Have Fun Up There
This weekend at Victoria’ 4th Rifflandia Festival I had the honour of playing alongside my fellow Big Reds (Gobe & Frame) at Phillips Brewery. I will be honest with you – it was a challenging set for me at first. Although I’ve had to deal with many different technical issues in the past, it can still be frustrating when things aren’t straightforward.
When I initially stepped up to the decks all I could think of was problems, but of course still went through the motions and did manage to get in my groove. Once properly set up, we started to throw down some fresh jams, hit our stride, the crowd picked up on it and the night proceeded to be a really good time.
After the performance I was met by many people that proceeded to exuberantly comment: “You guys looked like you were having a blast!” or “That was the most fun I’ve ever had at your shows!” I was amazed they didn’t notice any problems, only that we were having fun. Even after years of similar experiences I still need to keep reminding myself this.
Part of the reason I believe The Big Reds have done well is that we feed off of each other and genuinely get stoked on our music. As Gobe put it eloquently, “Our sets are never flawless, but we always have a great time.”, and it shows from the crowd reaction.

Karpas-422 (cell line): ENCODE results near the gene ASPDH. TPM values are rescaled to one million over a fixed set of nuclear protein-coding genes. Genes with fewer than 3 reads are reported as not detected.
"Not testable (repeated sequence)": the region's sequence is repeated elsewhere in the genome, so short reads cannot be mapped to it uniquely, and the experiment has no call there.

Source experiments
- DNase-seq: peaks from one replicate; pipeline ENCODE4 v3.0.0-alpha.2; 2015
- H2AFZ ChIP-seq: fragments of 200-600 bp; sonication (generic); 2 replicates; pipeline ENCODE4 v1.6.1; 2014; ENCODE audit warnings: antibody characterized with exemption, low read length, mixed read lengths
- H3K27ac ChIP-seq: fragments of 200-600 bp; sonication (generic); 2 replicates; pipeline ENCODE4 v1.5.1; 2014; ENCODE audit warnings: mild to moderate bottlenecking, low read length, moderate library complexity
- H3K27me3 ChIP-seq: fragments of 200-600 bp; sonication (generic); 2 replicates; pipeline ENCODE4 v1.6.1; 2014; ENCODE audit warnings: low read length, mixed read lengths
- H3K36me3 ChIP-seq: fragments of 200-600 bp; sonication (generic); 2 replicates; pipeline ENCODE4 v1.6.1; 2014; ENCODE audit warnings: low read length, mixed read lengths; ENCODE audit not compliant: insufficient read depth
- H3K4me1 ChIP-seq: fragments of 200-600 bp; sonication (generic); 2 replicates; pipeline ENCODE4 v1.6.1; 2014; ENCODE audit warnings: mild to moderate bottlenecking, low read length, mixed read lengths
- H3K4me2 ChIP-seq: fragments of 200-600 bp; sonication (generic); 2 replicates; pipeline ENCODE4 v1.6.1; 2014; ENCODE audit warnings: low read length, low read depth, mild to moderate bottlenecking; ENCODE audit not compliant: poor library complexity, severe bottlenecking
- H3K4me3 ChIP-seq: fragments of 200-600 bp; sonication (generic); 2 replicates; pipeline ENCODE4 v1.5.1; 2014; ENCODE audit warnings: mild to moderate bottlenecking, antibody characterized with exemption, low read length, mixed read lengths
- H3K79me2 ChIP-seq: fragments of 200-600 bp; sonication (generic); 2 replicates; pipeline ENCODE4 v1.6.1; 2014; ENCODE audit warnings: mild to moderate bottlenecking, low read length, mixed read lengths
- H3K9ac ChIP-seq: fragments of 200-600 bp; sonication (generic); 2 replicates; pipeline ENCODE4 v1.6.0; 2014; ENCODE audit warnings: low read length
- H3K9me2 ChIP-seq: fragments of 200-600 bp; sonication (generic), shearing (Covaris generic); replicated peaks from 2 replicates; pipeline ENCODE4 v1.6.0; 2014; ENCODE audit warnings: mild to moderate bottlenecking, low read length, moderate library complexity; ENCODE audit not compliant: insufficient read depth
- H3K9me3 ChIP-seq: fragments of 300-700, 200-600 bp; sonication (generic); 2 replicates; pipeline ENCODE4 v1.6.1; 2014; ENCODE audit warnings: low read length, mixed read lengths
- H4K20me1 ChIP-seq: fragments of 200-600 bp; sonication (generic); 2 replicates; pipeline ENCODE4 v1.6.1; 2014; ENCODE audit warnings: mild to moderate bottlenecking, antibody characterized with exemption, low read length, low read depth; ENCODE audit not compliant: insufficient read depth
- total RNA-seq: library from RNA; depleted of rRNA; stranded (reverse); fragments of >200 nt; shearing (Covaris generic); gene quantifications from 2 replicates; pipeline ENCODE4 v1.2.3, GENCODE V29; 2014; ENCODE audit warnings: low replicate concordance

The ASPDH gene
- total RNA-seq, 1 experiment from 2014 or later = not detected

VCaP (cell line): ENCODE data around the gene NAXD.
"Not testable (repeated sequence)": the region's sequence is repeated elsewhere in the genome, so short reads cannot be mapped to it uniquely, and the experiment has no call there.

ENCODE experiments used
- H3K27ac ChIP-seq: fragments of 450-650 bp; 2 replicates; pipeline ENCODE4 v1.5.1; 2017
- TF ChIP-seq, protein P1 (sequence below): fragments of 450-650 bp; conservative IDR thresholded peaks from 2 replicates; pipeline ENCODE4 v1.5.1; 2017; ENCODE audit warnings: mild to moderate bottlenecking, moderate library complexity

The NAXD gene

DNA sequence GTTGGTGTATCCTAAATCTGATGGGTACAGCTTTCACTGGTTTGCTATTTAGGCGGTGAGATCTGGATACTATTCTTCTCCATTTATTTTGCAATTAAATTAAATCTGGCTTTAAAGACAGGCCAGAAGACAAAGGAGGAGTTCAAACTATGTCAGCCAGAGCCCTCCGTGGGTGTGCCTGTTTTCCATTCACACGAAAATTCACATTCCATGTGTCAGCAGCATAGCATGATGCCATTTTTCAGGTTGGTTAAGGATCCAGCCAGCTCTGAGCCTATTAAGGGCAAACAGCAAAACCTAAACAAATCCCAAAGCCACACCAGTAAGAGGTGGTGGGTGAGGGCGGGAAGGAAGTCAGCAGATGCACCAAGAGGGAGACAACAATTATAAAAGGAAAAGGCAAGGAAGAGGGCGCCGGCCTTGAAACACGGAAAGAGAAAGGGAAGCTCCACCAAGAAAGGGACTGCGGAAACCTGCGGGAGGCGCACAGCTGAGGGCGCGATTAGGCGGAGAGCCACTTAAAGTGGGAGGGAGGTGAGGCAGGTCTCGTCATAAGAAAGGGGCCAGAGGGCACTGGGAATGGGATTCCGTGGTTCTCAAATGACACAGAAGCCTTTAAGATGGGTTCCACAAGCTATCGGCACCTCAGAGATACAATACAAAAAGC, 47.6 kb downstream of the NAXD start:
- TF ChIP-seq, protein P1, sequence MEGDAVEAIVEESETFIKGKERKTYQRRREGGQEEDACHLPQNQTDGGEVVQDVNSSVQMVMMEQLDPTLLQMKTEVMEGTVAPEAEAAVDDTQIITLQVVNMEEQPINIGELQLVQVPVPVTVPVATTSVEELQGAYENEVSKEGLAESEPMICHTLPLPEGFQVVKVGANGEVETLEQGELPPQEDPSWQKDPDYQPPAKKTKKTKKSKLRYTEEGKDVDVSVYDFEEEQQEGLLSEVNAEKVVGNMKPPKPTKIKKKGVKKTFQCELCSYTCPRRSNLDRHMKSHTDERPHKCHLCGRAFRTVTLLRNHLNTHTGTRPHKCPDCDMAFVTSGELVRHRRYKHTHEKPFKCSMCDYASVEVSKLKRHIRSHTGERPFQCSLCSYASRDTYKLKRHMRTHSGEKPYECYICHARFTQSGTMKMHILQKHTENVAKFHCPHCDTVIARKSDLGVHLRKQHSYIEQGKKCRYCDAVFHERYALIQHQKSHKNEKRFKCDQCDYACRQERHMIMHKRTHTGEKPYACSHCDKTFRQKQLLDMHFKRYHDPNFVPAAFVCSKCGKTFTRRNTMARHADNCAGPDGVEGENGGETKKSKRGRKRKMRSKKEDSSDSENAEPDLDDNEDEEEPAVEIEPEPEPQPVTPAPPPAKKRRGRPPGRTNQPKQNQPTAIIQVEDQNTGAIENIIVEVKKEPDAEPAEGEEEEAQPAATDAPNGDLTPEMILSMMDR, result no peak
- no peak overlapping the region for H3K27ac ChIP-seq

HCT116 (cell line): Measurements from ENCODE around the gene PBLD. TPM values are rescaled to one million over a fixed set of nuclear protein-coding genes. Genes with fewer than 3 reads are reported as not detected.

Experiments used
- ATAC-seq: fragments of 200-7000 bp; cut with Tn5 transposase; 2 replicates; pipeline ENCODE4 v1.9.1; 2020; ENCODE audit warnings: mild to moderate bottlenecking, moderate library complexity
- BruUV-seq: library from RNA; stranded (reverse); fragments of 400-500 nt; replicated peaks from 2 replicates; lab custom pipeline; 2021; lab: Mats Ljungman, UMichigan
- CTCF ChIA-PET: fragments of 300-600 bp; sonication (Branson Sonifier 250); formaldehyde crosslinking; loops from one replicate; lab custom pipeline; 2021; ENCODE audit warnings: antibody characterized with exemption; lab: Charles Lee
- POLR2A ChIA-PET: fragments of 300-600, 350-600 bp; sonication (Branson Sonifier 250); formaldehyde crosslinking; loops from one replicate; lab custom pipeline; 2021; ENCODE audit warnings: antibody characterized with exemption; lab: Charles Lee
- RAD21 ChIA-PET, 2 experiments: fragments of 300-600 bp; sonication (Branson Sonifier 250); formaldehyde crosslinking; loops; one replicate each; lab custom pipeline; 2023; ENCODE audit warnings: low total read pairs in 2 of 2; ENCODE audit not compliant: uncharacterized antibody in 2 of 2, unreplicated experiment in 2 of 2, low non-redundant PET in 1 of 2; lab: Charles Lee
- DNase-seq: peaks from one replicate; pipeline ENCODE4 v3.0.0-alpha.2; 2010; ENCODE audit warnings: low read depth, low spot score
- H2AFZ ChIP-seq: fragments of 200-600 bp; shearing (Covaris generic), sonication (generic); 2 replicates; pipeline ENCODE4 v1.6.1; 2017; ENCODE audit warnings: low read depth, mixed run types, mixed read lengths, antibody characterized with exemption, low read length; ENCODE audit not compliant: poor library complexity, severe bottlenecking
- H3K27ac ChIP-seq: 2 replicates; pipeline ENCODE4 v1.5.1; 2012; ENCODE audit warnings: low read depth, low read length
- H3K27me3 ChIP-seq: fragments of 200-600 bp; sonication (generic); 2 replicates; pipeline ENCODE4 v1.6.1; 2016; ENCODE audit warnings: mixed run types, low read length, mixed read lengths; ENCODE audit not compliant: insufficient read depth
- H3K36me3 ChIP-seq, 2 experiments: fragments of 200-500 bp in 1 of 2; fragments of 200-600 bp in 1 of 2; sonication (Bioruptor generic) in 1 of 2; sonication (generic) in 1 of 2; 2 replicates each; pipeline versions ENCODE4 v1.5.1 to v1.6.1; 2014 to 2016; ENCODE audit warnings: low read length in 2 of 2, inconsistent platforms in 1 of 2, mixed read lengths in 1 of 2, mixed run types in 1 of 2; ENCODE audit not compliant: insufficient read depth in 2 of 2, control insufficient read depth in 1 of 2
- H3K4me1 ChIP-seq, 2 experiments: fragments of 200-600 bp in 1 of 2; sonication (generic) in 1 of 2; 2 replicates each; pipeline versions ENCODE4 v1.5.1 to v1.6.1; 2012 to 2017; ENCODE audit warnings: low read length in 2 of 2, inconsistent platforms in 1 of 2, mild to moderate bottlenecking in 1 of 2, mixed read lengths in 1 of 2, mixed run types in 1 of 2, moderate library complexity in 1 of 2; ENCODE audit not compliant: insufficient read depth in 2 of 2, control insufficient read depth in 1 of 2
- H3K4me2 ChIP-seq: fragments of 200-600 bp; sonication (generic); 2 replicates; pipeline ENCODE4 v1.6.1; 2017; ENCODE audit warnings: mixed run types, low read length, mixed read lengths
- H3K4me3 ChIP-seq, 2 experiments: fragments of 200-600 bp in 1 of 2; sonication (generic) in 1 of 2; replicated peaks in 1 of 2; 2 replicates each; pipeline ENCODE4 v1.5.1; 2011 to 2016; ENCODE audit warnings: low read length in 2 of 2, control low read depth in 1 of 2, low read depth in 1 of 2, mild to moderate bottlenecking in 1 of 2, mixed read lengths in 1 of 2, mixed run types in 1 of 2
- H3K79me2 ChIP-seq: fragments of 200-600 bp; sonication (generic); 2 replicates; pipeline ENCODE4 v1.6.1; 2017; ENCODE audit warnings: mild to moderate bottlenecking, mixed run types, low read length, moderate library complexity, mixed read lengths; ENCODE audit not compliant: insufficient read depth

Daniel Goleman, author of both Emotional Intelligence and Social Intelligence outlines that we have mirror neurons (watch this fascinating TED talk) that cause our brains to mimic the the behaviors of other people, as though the observer were itself taking action. This means that we actually feel like the people we observe. Emotions literally are infectious. Use this to your advantage, not detriment. Think of times when the crowd has been going hard and you, in turn, fed off of the crowd. This phenomenon works both ways.
At the very least, keep your game face on. Do not show that you are having technical difficulties or are nervous. Being uncomfortable makes others uncomfortable and conversely having a really good time helps others have a really good time too. Most people in the crowd will not notice any problems unless you show them you are having them. Your beatmatching might be off, your track sequencing could be short, you might be playing without pants on, but very few people will notice unless you are broadcasting these signals yourself. It may be a cliche but the practice of “fake it till you make it” actually works in developing confidence.
- Even if you’re nervous or are having difficulties – keep your composure no matter what.
- If necessary, fake it till you “make it”.
- Have fun – it’s catching.